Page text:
Just read your review of Euphoria. I truly enjoyed it so was pleased to read your interview with the author. Also, thoroughly enjoyed All the Light We Cannot See. Has been a good time for good literature of late.

Appreciate the young adult recommendations also since I'm not in the classroom anymore to see which books young people are reading.

thecuecard said...

Thanks for the shout-out Sarah. Nice of you. Indeed the Maine literary community sounds small and connected. I enjoyed your review of Euphoria as well as your interview of Lily King. I'm amazed she was totally an armchair traveler and never took an anthropology class. Gosh her imagination just went there!! Went to New Guinea. How did she do it?! Enjoy your swims.

Donna said...

Thanks for the recommendations! I read All The Light We Cannot See earlier this year and I was so impressed with the writing and the plot. I'm going to add "Summer Secrets" to my summer reading list. I especially enjoy reading books that are set on the Cape or its islands when I'm out there. A friend of mine just read Shadow Scale and she loved it, so now with your endorsement too, I'm adding Seraphina and Shadow Scale to my list.
Happy reading this summer!

Linda said...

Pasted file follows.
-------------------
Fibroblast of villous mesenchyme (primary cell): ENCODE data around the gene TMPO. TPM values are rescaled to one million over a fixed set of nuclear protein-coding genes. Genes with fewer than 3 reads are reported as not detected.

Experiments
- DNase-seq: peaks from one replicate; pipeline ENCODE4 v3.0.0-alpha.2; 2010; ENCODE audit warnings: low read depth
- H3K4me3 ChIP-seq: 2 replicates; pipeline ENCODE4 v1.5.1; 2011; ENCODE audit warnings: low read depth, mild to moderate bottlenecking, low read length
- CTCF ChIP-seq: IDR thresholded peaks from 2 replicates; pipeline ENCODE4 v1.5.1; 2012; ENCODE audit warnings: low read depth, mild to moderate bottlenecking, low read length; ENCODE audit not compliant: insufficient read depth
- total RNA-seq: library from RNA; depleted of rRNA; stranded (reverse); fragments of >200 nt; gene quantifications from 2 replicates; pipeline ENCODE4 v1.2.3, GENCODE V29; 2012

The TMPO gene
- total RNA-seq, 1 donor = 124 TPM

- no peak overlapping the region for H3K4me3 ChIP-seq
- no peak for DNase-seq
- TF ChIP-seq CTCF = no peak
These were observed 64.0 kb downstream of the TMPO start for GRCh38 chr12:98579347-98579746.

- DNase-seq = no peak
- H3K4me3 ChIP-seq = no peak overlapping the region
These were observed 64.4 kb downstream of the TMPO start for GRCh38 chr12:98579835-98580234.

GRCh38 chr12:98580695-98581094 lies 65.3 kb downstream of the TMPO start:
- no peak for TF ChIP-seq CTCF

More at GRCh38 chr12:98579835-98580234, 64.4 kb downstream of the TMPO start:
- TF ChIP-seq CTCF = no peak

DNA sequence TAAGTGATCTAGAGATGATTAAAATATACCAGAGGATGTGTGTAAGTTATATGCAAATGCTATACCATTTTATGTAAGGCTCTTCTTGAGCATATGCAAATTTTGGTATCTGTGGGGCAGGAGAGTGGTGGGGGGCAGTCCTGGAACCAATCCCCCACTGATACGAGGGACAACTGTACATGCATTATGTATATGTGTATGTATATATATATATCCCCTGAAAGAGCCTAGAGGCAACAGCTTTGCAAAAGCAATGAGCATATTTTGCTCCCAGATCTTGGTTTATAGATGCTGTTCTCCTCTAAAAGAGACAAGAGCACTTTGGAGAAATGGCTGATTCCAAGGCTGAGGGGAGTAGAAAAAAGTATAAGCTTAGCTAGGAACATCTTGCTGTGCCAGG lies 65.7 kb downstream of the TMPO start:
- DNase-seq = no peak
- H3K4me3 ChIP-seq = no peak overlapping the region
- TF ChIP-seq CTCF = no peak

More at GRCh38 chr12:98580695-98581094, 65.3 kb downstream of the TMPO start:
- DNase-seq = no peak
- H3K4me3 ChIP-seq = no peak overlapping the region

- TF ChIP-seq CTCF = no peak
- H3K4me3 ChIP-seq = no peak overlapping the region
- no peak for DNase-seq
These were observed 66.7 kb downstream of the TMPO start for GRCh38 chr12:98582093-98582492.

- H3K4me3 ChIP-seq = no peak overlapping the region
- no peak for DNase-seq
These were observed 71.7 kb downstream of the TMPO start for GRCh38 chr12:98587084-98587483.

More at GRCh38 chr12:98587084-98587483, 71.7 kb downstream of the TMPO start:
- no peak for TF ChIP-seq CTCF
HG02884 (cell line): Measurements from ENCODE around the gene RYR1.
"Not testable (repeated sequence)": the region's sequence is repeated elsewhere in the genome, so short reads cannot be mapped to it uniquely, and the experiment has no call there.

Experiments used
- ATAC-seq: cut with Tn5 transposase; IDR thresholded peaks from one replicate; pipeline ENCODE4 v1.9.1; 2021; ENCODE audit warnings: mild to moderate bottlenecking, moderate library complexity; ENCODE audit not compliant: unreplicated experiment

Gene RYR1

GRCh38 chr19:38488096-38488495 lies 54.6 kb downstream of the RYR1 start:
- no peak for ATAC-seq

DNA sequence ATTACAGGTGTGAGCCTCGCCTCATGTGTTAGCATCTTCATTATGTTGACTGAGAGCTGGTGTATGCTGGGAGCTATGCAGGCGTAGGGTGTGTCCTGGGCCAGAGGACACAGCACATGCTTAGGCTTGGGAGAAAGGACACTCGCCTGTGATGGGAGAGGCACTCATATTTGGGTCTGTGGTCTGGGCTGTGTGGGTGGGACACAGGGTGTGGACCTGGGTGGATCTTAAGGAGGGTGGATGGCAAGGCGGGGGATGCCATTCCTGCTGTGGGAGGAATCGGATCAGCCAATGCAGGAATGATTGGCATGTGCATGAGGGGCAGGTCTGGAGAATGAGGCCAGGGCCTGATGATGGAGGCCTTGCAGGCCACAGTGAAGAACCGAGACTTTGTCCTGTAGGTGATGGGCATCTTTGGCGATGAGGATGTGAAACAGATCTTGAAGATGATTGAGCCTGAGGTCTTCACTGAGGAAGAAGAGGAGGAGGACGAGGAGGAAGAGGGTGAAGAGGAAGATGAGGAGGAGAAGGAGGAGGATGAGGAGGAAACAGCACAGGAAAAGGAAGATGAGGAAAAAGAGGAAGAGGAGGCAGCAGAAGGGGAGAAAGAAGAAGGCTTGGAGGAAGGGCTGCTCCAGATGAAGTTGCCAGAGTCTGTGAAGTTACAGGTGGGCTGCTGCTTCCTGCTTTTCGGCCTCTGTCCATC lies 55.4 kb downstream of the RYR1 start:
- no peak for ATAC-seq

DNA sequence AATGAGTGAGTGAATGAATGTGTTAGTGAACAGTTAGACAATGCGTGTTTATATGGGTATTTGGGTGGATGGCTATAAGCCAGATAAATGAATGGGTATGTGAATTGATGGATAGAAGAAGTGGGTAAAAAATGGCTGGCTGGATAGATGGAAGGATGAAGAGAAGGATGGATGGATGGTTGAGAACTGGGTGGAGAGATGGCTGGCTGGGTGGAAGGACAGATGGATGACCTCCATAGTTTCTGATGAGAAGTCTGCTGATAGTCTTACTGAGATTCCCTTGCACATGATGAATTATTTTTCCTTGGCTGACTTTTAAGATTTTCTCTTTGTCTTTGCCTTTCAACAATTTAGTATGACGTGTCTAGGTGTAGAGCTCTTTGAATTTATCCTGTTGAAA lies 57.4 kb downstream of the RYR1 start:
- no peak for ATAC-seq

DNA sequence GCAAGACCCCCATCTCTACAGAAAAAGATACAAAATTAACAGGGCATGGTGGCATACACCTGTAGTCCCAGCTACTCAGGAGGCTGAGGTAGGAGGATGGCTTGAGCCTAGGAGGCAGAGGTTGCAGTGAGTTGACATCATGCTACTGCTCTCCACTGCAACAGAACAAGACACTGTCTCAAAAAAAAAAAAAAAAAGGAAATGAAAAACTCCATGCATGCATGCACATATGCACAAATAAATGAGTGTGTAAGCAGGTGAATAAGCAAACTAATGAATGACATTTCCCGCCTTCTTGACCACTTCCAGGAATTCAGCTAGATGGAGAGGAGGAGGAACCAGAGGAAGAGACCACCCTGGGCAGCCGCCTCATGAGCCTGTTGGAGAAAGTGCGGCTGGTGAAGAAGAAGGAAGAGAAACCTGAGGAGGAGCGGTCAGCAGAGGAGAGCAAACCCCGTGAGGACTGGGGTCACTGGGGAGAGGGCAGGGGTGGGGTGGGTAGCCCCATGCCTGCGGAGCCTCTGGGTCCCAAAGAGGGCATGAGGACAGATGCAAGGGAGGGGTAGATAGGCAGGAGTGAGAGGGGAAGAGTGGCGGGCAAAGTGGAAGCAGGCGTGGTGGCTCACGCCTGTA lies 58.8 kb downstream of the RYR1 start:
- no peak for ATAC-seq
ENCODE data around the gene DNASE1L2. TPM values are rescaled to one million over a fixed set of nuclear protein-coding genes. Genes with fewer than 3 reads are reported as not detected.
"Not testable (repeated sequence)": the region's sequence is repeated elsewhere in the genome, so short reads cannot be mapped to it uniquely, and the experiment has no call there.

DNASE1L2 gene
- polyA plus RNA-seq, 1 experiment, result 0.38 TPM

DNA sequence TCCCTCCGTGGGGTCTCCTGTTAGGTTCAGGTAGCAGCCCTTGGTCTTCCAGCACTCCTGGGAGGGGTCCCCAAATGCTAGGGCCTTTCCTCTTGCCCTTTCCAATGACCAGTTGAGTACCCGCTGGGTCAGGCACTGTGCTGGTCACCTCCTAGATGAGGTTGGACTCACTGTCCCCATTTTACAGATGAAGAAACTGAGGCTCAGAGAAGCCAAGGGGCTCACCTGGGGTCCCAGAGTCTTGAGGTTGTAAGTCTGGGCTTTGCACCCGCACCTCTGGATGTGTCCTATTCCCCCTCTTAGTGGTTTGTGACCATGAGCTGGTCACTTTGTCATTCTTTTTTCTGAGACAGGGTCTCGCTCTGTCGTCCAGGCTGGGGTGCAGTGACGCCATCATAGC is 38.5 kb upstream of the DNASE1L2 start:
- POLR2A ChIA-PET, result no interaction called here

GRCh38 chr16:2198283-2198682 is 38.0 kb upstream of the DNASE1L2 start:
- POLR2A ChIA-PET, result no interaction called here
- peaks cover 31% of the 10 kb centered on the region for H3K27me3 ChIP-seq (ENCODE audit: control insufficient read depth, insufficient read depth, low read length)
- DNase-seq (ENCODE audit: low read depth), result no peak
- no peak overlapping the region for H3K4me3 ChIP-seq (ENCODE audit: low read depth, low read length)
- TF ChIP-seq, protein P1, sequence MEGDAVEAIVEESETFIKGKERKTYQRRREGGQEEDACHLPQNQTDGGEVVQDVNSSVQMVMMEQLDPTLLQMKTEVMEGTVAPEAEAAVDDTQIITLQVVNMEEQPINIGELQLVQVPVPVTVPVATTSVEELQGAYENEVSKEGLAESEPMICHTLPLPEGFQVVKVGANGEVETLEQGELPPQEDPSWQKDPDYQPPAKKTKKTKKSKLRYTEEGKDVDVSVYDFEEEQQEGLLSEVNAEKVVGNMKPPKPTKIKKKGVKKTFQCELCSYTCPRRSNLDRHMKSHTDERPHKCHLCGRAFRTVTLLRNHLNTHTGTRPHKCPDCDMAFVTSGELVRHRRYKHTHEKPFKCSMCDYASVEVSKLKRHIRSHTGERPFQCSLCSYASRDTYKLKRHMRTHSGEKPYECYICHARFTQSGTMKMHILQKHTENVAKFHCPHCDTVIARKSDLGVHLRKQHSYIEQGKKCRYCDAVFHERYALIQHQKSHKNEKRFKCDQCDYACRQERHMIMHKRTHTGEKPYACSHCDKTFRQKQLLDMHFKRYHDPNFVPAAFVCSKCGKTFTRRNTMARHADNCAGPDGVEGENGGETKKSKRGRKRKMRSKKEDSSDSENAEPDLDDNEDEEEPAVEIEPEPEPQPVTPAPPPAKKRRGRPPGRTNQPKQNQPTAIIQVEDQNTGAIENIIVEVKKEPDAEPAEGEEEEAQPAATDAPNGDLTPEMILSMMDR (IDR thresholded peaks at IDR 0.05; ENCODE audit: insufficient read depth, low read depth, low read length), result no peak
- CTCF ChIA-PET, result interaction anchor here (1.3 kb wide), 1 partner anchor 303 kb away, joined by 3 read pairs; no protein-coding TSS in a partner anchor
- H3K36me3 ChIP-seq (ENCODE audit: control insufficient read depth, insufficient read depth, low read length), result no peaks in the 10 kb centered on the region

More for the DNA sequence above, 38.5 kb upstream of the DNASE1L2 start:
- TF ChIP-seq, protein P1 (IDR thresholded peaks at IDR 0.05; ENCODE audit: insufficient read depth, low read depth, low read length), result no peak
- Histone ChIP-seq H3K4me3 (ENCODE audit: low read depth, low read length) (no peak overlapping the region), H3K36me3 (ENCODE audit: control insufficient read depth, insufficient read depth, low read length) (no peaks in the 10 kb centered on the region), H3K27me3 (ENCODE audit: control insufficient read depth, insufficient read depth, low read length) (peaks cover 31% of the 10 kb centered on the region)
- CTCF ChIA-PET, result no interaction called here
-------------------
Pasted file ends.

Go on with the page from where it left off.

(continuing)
This is a great selection of books.

Amanda Summer said...

Summer Secrets and the beach sound like a fine duo.

Sarah Laurence said...

Rose, you were one of the many who recommended Doerr’s book to me. Thank you! I love this cross-fertilization between bookish blogs.

Kelly, Linda and Amanda I’d love to hear your reactions to these books.

ACIL, I knew that you were bilingual Spanish/English but you’re reading in German too? I’m impressed!

MR, I’m in a good reading company.

Cue, Lily King wrote a marvelous novel, The Pleasing Hour, set in France too.

Donna, thanks for your feedback on Doerr’s well-plotted masterpiece. Yes, Summer Secrets would fit your Cape setting too, although it might be darker than Green’s earlier books since it deals with a recovering alcoholic.

Carol said...

What a beautiful setting to sit and read except for those tenacious flies. Thanks for reminding me I want to read "All the Light We Cannot See" I just called the library. I will have to check back to read some of the reviews.

Robert Linde said...